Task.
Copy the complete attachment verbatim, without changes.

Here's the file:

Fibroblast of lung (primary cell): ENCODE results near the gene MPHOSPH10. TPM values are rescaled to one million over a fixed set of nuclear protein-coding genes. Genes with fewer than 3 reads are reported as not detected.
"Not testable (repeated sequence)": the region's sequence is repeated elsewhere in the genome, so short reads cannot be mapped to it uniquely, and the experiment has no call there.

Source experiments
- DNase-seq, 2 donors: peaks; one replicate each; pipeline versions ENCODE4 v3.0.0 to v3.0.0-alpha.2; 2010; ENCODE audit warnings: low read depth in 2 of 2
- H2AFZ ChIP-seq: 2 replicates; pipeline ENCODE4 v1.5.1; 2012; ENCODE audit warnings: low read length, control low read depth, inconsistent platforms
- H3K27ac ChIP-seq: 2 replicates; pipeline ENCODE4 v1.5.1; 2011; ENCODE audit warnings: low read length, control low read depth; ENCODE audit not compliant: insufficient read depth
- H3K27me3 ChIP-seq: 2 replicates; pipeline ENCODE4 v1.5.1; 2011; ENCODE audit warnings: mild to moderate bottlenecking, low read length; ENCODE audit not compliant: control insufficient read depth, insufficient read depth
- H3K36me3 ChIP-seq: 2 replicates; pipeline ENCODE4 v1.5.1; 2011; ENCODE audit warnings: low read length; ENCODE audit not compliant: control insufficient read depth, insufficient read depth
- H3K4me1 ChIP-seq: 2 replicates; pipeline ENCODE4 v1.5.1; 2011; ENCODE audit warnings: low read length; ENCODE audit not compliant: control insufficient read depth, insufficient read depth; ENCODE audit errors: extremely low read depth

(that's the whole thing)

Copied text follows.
Fibroblast of lung (primary cell): ENCODE results near the gene MPHOSPH10. TPM values are rescaled to one million over a fixed set of nuclear protein-coding genes. Genes with fewer than 3 reads are reported as not detected.
"Not testable (repeated sequence)": the region's sequence is repeated elsewhere in the genome, so short reads cannot be mapped to it uniquely, and the experiment has no call there.

Source experiments
- DNase-seq, 2 donors: peaks; one replicate each; pipeline versions ENCODE4 v3.0.0 to v3.0.0-alpha.2; 2010; ENCODE audit warnings: low read depth in 2 of 2
- H2AFZ ChIP-seq: 2 replicates; pipeline ENCODE4 v1.5.1; 2012; ENCODE audit warnings: low read length, control low read depth, inconsistent platforms
- H3K27ac ChIP-seq: 2 replicates; pipeline ENCODE4 v1.5.1; 2011; ENCODE audit warnings: low read length, control low read depth; ENCODE audit not compliant: insufficient read depth
- H3K27me3 ChIP-seq: 2 replicates; pipeline ENCODE4 v1.5.1; 2011; ENCODE audit warnings: mild to moderate bottlenecking, low read length; ENCODE audit not compliant: control insufficient read depth, insufficient read depth
- H3K36me3 ChIP-seq: 2 replicates; pipeline ENCODE4 v1.5.1; 2011; ENCODE audit warnings: low read length; ENCODE audit not compliant: control insufficient read depth, insufficient read depth
- H3K4me1 ChIP-seq: 2 replicates; pipeline ENCODE4 v1.5.1; 2011; ENCODE audit warnings: low read length; ENCODE audit not compliant: control insufficient read depth, insufficient read depth; ENCODE audit errors: extremely low read depth